Picture this – the baby is fussy, the dog is wound up and the neighbor is mowing the lawn. Now imagine that you are 14 years old, trying to wrap your head around an algebra equation being reviewed in your remote classroom as all of that is stirring outside your bedroom door. Or, imagine that you are a 6-year-old who is trying to navigate the virtual learning on your own before acquiring reading skills when a grownup is not available to help. While institutions and educators are doing their best to adapt to current circumstances and provide streamlined virtual programs, today’s online learning environment is far from perfect. Families are similarly adjusting to a new “normal” as parents balance working from home while assisting children with virtual schools. Although many students may express that their new educational norm is highly stressful, there are numerous ways that you can help students cope, whether you are a parent or teacher. Blue KC explores five tried and true methods below:
1. Ensure the Proper Technology and Tools are Available
Do your students have everything they need to fully participate in virtual learning? A functioning laptop with adequate storage is vital, and often times, headphones are helpful to keep students more engaged during lessons, as they assist in blocking out background noise. In advance of upcoming class activities, make sure the proper software and apps are downloaded and ready for use, and if printable worksheets are required (or preferred by your child), work to make a printer accessible, whether it’s in the house or in a nearby store or library. Many school districts make laptops or tablets available for families who are not able to provide individual devices for each child in the home.
Additionally, desk and computer organization is key. Help your kids sort their email inboxes into appropriate folders so items are easily located and allow them to prepare for big exams or projects due dates ahead of time with calendar reminders. If they’re more tactile learners, prepare them with folders or binders labeled for their different classes and ensure that plenty of paper and writing utensils are on hand to work through assignments efficiently. Whenever possible, create a dedicated learning space free of toys, electronic games and other devices to help guard against tempting distractions not tied to their learning plan.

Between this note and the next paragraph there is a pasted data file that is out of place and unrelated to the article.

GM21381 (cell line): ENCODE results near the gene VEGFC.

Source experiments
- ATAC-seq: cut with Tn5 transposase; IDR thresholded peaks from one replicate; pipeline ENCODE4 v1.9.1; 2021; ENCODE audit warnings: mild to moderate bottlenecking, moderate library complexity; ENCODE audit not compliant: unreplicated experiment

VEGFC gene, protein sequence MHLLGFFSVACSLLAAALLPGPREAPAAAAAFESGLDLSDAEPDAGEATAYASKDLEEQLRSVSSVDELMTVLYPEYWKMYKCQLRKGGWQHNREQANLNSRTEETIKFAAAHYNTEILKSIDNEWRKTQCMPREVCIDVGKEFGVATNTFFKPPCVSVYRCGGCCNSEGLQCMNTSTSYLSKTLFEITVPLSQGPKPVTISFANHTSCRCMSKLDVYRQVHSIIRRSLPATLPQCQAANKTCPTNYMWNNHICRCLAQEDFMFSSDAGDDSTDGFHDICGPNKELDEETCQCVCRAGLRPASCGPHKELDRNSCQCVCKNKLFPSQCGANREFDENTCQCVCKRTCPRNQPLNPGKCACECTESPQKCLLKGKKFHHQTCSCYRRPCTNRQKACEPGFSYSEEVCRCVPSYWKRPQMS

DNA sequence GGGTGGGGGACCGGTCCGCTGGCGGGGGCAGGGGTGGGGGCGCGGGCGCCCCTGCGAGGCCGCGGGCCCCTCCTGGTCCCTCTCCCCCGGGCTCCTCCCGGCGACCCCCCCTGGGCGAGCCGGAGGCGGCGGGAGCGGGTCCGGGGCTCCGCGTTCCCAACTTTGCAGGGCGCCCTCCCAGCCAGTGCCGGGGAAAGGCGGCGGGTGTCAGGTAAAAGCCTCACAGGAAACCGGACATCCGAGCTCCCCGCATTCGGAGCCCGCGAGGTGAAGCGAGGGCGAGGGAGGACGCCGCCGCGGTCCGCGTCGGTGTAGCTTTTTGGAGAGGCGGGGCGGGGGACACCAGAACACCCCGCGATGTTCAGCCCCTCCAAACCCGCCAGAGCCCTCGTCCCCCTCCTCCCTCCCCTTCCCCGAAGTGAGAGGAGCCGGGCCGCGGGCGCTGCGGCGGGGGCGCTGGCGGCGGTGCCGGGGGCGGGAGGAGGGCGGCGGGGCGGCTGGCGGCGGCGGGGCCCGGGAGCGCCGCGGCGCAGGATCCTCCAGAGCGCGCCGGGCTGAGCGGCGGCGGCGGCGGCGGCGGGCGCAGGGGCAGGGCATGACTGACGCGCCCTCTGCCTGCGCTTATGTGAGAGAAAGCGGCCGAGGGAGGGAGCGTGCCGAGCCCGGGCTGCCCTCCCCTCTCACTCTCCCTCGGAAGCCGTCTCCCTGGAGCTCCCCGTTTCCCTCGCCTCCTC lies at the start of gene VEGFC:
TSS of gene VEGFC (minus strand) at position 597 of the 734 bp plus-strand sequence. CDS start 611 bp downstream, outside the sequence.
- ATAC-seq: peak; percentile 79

2. Encourage a Routine
Having a home that doubles as a classroom has its pros and cons. But, believe it or not, working in your pajamas may not be as great of an idea as it seems. Keeping a normal routine can work wonders for mental health. Dr. Pamela Cantor explains, “our brains are prediction machines that like order, and when our environments are orderly, the brain is calmer.” Families should work together to create weekly schedules that keep mealtimes regular, academic and leisurely activities balanced and bedtimes encouraged. Ensure your children are getting adequate sleep, eating well and that you, as a parent, are modeling the importance of self-care.
3. Establish “Office Hours”
All too often, students shy away from raising their hand to ask a question, for fear of embarrassing themselves in front of their classmates. But with today’s online learning structure, they don’t have the luxury of staying after class to seek clarification on a lesson. Wherever possible, teachers should make sure that they establish daily or weekly office hours where their pupils can reach out for extra assistance, either by phone, email or video chat, to make the experience as personalized as possible. Giving students this opportunity will provide them with more control, allowing them the chance to inquire about something they didn’t fully understand, receive valuable feedback and get a better grasp on their work, without putting them on the spot in front of their peers.
4. Allow for Breaks
Help your child find balance in their school day by encouraging breaks – both mental and physical. Studying for long periods of time can be draining. In a recent study, researchers found that frequent breaks improved focus, reduced stress, and boosted overall productivity in children. Invite your child to join you for a snack, call a friend or enjoy their hobby in between school tasks.
Additionally, exercise is a proven way to lower stress levels. Stepping away from the desk chair and computer screen every so often is crucial. Make sure that movement is a part of the daily routine, whether it be accomplished by a bike ride, walk around the block or family baseball game in the yard or local park.
5. When to Consider Professional Help
Among many other factors, stress remains one of the most prevalent barriers to academic success. During these uncertain times, an increasing number of students have reported feeling overwhelmed and anxious. Social isolation can lead to feelings of extreme loneliness and consequently higher rates of depression, particularly in adolescents. In some cases, it may take more than a structured routine and organized computer desktop to help your children manage their stress. If so, consider setting up a session with a school counselor or behavioral therapist, who can lend a listening ear and specialized advice to the child who needs it.
If you believe your child or student could benefit from speaking with professional, Mindful by Blue KC can help. Call (833) 302-MIND (6463) to speak with a Mindful Advocate who will match you with the appropriate expert based on your child’s individual needs.